tier1_data <- data.frame()
tier1 <- data.frame()

tier2_data <- data.frame()
tier2 <- data.frame()

tier3_data <- data.frame()
tier3 <- data.frame()

tier4_data <- data.frame()
tier4 <- data.frame()

#set the first season
j = 1958


#2pts for a win
for (i in 1:23) {
 
 #create a top tier league table for each season and add it to the previous
 tier1 <- maketable(england, tier = 1, pts = 2, Season = j)
 tier1$season <- j
 tier1$tier <- 1
 tier1_data <- rbind(tier1_data, tier1)
 
 #repeat for the other tiers
 tier2 <- maketable(england, tier = 2, pts = 2, Season = j)
 tier2$season <- j
 tier2$tier <- 2
 tier2_data <- rbind(tier2_data, tier2)
 
 
 tier3 <- maketable(england, tier = 3, pts = 2, Season = j)
 tier3$season <- j
 tier3$tier <- 3
 tier3_data <- rbind(tier3_data, tier3)
 
 tier4 <- maketable(england, tier = 4, pts = 2, Season = j)
 tier4$season <- j
 tier4$tier <- 4
 tier4_data <- rbind(tier4_data, tier4)
 
 j = j+1
}

#3pts for a win
for (i in 1:36) {
 
 #create a top tier league table for each season and add it to the previous
 tier1 <- maketable(england, tier = 1, pts = 3, Season = j)
 tier1$season <- j
 tier1$tier <- 1
 tier1_data <- rbind(tier1_data, tier1)
 
 #repeat for the other tiers
 tier2 <- maketable(england, tier = 2, pts = 3, Season = j)
 tier2$season <- j
 tier2$tier <- 2
 tier2_data <- rbind(tier2_data, tier2)
 
 
 tier3 <- maketable(england, tier = 3, pts = 3, Season = j)
 tier3$season <- j
 tier3$tier <- 3
 tier3_data <- rbind(tier3_data, tier3)
 
 tier4 <- maketable(england, tier = 4, pts = 3, Season = j)
 tier4$season <- j
 tier4$tier <- 4
 tier4_data <- rbind(tier4_data, tier4)
 
 j = j+1
}

#combine all the data together
tables <- data.frame()
tables <- rbind(tier1_data, tier2_data, tier3_data, tier4_data)
tables$Pos <- as.numeric(tables$Pos)

We now have all the league tables in one big data frame.

Each league table within the data has a tier field and a season field so we can identify it.

The challenge now is how to deal with shifting league sizes

In 1995/96 the Premier League switched to its current 20 club format. Before that, there were 22 teams in the top-flight. The sizes of the other leagues have changed in the past 60 years as well.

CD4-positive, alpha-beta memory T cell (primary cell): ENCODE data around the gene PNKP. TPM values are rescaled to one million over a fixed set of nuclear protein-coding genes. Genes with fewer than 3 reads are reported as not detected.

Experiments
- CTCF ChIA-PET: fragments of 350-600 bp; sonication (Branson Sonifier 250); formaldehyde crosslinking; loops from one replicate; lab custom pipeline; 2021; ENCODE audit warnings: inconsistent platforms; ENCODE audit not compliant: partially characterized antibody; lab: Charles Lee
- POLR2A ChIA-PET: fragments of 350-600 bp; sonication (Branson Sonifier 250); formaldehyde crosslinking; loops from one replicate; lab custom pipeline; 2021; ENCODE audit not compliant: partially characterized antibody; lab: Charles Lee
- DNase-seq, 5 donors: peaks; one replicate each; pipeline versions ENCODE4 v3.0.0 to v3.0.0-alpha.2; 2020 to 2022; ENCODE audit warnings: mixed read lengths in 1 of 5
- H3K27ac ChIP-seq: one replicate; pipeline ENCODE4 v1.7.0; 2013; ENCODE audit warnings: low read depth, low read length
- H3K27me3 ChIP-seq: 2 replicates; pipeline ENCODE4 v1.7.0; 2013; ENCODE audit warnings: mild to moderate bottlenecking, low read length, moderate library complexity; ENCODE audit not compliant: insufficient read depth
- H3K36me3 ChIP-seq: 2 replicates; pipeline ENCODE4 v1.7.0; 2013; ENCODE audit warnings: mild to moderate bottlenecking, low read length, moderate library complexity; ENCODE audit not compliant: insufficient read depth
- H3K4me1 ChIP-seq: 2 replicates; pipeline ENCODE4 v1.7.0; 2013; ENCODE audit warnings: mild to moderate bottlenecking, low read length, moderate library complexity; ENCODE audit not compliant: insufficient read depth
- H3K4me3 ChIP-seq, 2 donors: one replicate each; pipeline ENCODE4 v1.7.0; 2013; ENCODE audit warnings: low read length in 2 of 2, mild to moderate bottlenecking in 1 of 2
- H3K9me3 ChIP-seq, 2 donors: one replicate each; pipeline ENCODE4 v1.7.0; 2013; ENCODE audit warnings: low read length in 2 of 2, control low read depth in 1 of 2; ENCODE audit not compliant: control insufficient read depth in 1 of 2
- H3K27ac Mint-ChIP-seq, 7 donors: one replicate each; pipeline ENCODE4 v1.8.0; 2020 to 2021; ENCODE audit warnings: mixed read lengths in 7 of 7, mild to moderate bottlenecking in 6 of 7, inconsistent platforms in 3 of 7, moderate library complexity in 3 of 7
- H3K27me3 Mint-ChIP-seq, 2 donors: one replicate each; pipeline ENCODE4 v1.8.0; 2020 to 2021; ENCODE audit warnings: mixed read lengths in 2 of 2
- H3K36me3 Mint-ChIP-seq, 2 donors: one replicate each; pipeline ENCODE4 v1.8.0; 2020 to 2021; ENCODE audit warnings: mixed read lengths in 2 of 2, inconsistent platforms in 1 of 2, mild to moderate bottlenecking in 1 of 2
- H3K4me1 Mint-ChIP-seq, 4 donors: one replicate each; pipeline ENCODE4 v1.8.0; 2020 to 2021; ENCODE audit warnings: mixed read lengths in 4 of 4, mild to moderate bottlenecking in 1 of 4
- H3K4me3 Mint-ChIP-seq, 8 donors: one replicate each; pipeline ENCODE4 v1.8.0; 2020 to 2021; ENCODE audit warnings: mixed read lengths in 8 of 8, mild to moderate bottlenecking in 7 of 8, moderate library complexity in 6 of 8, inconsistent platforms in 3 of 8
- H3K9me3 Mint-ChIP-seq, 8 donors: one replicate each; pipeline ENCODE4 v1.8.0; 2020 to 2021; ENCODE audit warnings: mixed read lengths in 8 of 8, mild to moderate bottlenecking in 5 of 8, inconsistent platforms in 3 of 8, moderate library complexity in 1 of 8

This poses a challenge: at the moment the team that wins the Championship (the second tier) finishes 21st in the overall footballing pyramid. But this wasn’t always the case in the old Second Division – so how can we adjust for the different league sizes?

The first thing we can do is work out the size of each tier for each season:

league_size <- tables %>%
 dplyr::group_by(season, tier) %>%
 dplyr::summarise(n = n())

league_size <- league_size %>% spread(key = tier, value = n)

> head(league_size)
# A tibble: 6 x 5
# Groups: season [6]
 season `1` `2` `3` `4`
 <dbl> <int> <int> <int> <int>
1 1958 22 22 24 24
2 1959 22 22 24 24
3 1960 22 22 24 24
4 1961 22 22 24 24
5 1962 22 22 24 24
6 1963 22 22 24 24

Now we can just add the columns cumulatively to get figures for how many teams finish above each tier for each season.

league_size$tier2 <- league_size$`1`
league_size$tier3 <- league_size$`1` + league_size$`2`
league_size$tier4 <- league_size$`1` + league_size$`2` + league_size$`3`

Merge with our original data

tables <- merge(tables, league_size, by = "season")
#create a field for our total finishing position
tables$overall_position <- NA

Next up we need to calculate the overall finishing position

Again, there is probably a way to do this using an apply function. If you figure it out, please get in touch.

for (i in 1:nrow(tables)) {
  if (tables$tier[i] == 1) {
    tables$overall_position[i] <- tables$Pos[i]